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Irish Radio Shows

Dia Duit!

I was in Ireland this last march and absolutely loved it! I was mostly in the Doolin area as my wife and I were married on the Cliffs of Moher.

Anyway, we listened to Ireland's RTE radio station a bit and really enjoyed it. I have been looking at the list of Gaelic programs, and I'm having some trouble gaining context.

Are there any good programs for Irish learners? Or is it better to just listen to whatever to get the flow of the language sound?

Any input you all can give would be great.


October 22, 2015



I keep meaning to listen to more Irish language radio (just to get the flow of it), but I usually only have the radio on for the news.

Aside from the national station Raidió na Gaeltachta, check out Raidió na Life a Dublin local radio station, or, as AljoschaLi suggests, watch some TV in Irish with English subtitles on TG4 (which is not part of RTÉ, though RTÉ is responsible for producing a lot of TG4 content.


I am pretty much the opposite hehe, I have very little time to watch TV but a 40+ minute drive to and from work every day. With 80 or more driving minutes per day I have lots of time to listen to Gaelic stuff. I like listening even if I only pick out the word "Agus" consistently because it gives me a feeling of how the language flows.... The problem that I don't have any context for what the shows are talking about unless its obviously a person introducing various songs. If there was a Gaelic podcast about the history of Ireland or something... I dunno... I guess maybe I need to find some kids shows or just make time to watch a show from TG4 occasionally.

I should note that this morning when I realized I was able to pick out every time they said "Agus", I felt like a master linguist :) I'm level 13 in French, and feel like Gaelige will be easier to follow between spoken and written because half the word doesn't vanish when you speak like it does in French. I'm super excited to learn Irish. I feel like it's really important that the Celtic branch of languages survives. Thanks for the advice so far!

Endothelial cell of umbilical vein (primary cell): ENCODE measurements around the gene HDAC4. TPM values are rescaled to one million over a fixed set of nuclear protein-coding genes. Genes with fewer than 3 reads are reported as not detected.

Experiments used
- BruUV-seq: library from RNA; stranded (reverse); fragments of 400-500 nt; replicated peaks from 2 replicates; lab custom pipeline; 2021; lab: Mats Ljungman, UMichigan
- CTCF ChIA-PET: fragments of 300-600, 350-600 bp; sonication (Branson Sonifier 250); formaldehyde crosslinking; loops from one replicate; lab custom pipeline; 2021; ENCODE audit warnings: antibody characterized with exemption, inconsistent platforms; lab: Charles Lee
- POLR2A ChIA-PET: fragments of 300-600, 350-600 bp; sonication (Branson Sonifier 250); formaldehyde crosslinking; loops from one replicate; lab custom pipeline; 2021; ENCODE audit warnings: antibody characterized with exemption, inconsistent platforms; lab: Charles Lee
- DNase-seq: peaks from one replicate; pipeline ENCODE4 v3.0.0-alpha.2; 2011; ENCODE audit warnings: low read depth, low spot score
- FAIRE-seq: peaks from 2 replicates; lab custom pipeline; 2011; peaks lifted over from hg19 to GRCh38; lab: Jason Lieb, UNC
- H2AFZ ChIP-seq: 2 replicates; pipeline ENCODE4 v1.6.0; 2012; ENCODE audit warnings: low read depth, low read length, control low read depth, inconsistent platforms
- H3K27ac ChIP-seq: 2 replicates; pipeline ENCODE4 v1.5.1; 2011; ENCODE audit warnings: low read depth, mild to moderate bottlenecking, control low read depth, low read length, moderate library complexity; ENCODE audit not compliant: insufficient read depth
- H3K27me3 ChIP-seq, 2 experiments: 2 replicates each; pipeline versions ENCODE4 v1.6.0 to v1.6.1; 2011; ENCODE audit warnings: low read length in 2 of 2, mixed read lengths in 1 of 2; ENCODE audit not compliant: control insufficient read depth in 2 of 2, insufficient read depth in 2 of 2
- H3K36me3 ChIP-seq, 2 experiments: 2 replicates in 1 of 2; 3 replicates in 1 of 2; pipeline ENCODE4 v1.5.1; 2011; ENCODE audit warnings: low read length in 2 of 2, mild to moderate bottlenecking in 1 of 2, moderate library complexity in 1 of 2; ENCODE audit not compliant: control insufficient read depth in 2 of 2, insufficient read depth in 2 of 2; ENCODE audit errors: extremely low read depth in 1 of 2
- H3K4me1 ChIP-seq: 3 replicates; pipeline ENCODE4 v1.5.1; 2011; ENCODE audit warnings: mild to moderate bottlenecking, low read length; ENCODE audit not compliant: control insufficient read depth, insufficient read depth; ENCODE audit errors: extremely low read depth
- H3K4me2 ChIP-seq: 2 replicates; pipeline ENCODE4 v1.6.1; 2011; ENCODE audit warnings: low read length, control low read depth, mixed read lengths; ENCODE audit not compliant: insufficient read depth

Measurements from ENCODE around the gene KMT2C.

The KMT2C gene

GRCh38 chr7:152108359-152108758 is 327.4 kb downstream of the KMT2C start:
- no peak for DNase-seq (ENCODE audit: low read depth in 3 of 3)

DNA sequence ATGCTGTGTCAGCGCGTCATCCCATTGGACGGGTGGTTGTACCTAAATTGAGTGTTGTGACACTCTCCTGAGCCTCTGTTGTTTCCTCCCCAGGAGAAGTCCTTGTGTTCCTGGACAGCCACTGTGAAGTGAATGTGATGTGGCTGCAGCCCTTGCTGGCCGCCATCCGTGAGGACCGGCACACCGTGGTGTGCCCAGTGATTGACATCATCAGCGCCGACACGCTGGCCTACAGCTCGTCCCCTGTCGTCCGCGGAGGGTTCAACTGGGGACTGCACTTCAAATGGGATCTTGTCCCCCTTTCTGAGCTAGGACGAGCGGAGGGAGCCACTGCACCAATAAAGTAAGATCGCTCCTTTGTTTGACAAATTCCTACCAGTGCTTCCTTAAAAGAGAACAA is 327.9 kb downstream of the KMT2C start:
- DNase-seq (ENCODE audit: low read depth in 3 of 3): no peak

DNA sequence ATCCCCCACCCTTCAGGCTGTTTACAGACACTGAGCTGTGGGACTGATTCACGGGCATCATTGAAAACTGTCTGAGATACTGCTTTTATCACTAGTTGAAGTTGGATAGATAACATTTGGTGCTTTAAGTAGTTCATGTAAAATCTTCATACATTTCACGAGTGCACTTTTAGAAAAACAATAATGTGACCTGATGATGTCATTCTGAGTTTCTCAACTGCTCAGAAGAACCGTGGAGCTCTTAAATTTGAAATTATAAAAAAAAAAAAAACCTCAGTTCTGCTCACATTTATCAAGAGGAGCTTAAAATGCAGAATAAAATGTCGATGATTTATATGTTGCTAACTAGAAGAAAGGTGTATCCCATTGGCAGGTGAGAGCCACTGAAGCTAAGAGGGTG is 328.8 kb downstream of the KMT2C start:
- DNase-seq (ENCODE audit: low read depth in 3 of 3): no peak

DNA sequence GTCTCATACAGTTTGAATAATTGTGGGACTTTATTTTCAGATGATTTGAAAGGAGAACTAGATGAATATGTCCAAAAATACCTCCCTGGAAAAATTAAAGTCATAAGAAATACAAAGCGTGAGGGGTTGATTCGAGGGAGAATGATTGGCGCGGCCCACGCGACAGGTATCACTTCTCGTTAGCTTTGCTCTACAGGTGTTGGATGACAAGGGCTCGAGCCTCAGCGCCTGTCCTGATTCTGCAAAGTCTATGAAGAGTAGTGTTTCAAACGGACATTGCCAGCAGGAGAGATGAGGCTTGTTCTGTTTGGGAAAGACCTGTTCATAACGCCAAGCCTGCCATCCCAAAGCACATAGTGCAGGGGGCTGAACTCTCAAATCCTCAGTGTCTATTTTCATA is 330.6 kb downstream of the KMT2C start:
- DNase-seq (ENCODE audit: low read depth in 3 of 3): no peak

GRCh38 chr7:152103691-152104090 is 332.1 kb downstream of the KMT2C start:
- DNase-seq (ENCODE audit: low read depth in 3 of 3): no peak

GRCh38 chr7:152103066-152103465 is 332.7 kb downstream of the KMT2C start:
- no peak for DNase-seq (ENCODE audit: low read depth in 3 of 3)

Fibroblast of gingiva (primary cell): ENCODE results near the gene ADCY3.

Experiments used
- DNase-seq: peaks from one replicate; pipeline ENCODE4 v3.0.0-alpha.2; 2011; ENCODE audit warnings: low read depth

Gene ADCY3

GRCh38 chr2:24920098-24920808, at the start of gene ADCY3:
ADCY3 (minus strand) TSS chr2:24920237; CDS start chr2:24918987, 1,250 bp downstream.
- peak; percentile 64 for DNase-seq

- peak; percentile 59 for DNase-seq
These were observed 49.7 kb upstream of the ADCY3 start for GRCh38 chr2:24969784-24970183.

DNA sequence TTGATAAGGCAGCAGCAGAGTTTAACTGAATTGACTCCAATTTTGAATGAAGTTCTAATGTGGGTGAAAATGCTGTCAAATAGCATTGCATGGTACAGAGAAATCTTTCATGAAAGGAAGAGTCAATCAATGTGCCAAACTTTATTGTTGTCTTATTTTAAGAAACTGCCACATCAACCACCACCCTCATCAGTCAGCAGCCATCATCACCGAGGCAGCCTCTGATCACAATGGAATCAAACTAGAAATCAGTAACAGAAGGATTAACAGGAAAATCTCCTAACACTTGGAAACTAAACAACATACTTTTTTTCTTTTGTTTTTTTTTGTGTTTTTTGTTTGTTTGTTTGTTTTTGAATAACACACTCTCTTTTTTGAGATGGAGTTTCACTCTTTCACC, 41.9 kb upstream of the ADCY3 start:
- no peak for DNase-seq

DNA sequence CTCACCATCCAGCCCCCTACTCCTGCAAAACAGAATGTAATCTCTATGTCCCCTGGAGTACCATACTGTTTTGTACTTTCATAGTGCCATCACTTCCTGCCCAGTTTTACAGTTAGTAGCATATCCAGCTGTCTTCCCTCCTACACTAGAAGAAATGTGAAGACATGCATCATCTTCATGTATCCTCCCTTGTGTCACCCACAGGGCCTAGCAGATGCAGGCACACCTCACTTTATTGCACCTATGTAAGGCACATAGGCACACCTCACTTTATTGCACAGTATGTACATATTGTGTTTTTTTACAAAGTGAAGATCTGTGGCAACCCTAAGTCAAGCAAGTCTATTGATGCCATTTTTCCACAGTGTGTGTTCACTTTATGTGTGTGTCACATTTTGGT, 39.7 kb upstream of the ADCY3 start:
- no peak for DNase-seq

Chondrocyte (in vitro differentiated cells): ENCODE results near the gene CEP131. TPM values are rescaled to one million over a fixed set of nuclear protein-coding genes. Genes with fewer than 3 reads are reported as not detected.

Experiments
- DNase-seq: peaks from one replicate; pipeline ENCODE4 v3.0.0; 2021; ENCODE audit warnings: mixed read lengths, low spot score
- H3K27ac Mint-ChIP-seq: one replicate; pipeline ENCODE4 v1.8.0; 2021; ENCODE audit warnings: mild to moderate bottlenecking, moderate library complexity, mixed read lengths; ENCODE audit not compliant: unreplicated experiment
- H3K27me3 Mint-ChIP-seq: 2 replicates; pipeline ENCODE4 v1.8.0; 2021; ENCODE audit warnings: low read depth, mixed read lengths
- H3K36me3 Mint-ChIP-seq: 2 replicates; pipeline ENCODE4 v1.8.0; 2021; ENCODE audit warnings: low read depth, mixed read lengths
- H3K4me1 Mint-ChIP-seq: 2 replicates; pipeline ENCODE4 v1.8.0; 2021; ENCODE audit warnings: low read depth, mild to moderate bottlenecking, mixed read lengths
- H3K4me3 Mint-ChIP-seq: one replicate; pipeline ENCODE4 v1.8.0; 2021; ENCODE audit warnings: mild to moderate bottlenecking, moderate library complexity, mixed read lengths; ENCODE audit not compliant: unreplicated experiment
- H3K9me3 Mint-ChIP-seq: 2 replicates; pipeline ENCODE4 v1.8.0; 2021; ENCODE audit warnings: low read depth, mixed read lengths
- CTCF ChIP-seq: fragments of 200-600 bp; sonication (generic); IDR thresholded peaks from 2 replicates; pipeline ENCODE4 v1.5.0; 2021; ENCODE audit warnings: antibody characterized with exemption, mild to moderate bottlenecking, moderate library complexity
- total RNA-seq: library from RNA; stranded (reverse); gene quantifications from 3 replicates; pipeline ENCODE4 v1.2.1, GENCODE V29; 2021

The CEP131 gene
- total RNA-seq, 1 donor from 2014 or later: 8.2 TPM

RTE has an wonderful archive of documentaries, and I'm sure they must have some as Gaeilge, but I don't know where you'd find them!

The Podchraoltaí link on the RnaG site gives access to podcasts for many of their regular shows, and you might find that Cormac ag a Cúig would work for you - while the minutiae of Irish politics might pass you by if you're not in Ireland, when they cover international stories, you'll have enough background to follow along, and even for the stuff you don't know the background to, you'll quickly begin to pick phrases out.


Funny - I can't find Cormac ag a Cúig in the itunes store. Not sure how to add it to my feed without finding it there...


I had to find that one on RTE's gaelige podcast page and copy the URL into my RSS feed widget for my podcast app... I don't use iTunes, but that is how I had to do it


D'oibrigh sé - go raibh maith agat!! Tabharfaidh mé luinge duit!!


I don't know about radio programmes but I watch TV shows in Irish like "rós na rún" or other shows I find on the RTÉ website as they have subtitles most of the time. Hope that helps you anyway! Have fun learning the language :)


I don't know if there are any programmes specially aimed at learners but listening to the radio is definitely a good thing to do in addition to an Irish class.

Find a show or two on Raidió na Gaeltachta and stick with them. They usually have a podcast option so download them and find time to listen to them. Once every day or 2-3 times a week but listen intently. Depending on the level you are at it will be very hard initially but stick with it. You'll find if you stick with a particular person a lot of what they say will be completely lost on you but there are certain words and phrases they will use repeatedly. You'll pick up these words/phrases etc and gradually it'll all come together. If you listen to a different person every time you'll find it harder.

When I started doing it the whole show was just white noise but gradually I was able to pick out words here and there that I had learned elsewhere. After a while I was able to pick out whole sentences and finally I could the gist of what they were discussing.

If you are a beginner I wouldn't really dedicate a lot of time to it where you could be doing proper study. It's really good for situations where you can't really do anything else - travelling to work, gym etc.

Ronan Beo, barrscealta & Cormac ag a Cúig are the ones I used.


I am finding "Now You're Talking" to be very helpful. You can get the audio files and workbooks for free at https://www.liofa.eu.


Search for 'Bláthnaid libh' ón R na G website. Light programme targeted at those who are not necessarily strong in Gaeilge

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